Monday, January 03, 2005

Trib gets it wrong -- it's no sin to ensure every vote is counted

In this editorial today, the Tribune lumps in Phil Crane, Alan Keyes, Dino Rossi and the Reverend Jesse Jackson as sore losers unwilling to 'lose gracefully.'

They point to Al Gore and John Kerry as examples of how to lose gracefully, going so far as to say that John Kerry "did the nation a great service by publicly accepting defeat with grace" and not, the editorial implies, ensuring that the Ohio results are not tainted by mistakes or intentional misconduct.

The editorial cites Richard Nixon as another example to follow who "put the country first in the 1960 presidential race, declining to call for a recount that might have upset the nation at a particularly crucial point in its history."

What a condescending view of the citizenry. I can just imagine the nation, swaddled in diapers and sucking on a bottle, reacting to Nixon's call for a recount: "you mean. . . .Nixon thinks that the election was stolen. . . and he wants a recount to stop vote fraud. . . .but that might mean it takes an extra three or four weeks to see who won the election! Waaaaaaahhhhh! Why won't mean old Richard Nixon concede so we won't get *upset* by accuately counting the votes! Waaaahhhhhhh!"

We all need to get over this obsession with instant election results. There's a good reason why federal and state officeholders don't get sworn in for two months after the election -- that gives us all time to accurately count all the votes and weed out any vote fraud.

Dino Rossi in Washington has every right to call for a recount or a revote. I'm *delighted* that Democrat Christine Gregoire pushed hard for three recounts to make sure every vote was counted. And if there's any evidence that there was any vote fraud in Ohio, then the Congress should investigate that in a congressional debate by challenging the certification of Ohio's vote.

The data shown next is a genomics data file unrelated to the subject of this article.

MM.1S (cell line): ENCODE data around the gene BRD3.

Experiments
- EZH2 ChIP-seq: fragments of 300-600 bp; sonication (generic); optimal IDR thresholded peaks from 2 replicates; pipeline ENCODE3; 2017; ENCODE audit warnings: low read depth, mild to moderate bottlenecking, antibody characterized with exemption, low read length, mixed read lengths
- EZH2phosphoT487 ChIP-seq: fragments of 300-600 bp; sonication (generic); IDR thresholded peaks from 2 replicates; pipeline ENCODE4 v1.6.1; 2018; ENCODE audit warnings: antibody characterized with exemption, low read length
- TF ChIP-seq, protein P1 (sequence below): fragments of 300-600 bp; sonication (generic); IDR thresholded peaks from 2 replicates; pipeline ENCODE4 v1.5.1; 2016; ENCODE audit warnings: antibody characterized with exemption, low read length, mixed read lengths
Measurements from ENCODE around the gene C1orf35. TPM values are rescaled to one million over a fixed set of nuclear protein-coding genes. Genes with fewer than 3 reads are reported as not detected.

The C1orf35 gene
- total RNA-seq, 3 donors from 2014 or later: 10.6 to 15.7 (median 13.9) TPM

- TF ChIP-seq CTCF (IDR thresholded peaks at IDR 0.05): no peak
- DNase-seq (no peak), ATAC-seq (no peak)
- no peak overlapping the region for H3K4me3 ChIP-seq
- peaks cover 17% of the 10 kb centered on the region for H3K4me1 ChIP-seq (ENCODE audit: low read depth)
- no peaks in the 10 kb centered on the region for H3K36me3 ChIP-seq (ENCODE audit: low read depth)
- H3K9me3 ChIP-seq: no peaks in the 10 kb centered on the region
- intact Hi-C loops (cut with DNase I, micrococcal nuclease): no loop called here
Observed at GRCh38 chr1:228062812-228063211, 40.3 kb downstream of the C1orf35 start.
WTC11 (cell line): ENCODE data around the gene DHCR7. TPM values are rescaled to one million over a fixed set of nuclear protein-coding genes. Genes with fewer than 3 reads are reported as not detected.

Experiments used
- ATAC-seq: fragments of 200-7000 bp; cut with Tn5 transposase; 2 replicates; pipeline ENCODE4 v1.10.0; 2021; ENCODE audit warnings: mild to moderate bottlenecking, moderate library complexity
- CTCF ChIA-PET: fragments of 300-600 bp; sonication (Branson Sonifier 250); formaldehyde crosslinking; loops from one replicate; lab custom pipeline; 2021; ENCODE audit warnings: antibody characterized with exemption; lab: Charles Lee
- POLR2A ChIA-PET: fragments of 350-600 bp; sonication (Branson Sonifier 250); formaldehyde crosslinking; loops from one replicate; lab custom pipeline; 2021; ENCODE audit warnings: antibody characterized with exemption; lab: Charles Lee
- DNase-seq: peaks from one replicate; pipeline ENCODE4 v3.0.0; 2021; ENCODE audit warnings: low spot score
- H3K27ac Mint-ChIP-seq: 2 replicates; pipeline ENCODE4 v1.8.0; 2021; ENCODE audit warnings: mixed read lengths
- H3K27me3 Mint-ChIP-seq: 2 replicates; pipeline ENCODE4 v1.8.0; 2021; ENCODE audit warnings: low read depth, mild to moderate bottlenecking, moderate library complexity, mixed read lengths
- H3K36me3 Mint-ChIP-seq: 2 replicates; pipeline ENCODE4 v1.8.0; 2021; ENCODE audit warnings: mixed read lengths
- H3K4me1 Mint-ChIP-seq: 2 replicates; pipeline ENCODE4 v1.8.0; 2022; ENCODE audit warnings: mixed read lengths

Or. . . .will the nation get upset? Are there some tears forming in the nation's eyes at the mere *mention* of trying to weed out any voter fraud in Ohio? Uh oh. . . don't get anyone upset. Just be still.

Look, Republicans still believe that Mayor Daley stole the presidential election in 1960. If they believed that, then Nixon should have demanded a recount!

To lump the pettiness of Phil Crane and Alan Keyes who refused to ever concede with the righteous demands that every vote should be counted is disingenuous of the Tribune.


Phocion said...

Nixon didn't ask for an Illinois recount because there was widespread Republican cheating elsewhere in the state. I agree with your post here, Dan. Happy New Year.

Friend of FPL said...

What drives me nuts is that most Democratic officials seem to accept the Tribune's position as the common-sense one. So here's what I hear from the leaders of our country:

Republicans: We are afraid that re-counting will lessen the legitimacy of our rule. At best, a recount allows some doubt about its legitimacy and some public debate about legitimacy itself.

(What really bothers me about this is that they seem to desire the kind of presumptive legitimacy that Saddam Hussein claimed with his 99% majorities. Republicans said, throughout the campaign, that they did not want a public debate about the 2004 election, after the election. Democrats and "journalists" expressed similar wishes. ACK!)

(Leading) Democrats: Winning is what matters; even with a recount, we will lose. We cannot afford to trade our public image for a few meaningless seats at the federal, state, and local levels. In other words, democratic legitimacy and the will of the people ranks well below specific policy goals (or maybe simple power).

(Dan did a good job of articulating the problem with this. It's really the same concern as the Republicans, just from a minority position.)

Election Officials: We categorically oppose any recount that is not made strictly necessary by a conjunction of law, legal complaints, and judges' compulsion. In other words, we value our own public image of competence and effectiveness OVER the actual election.

Pundits, editors and producers not (yet) aligned with the above: Recounts make for great news, so we should favor them. But our public image is suffering due to positions like this one. We look really good speaking for the country's interests in this case, and it's not like we're passing on the Peterson case or something.

(May as well give up any claim to the First Amendment as a political right or the media as a public service. In this case, free speech serves as an economic right alone.)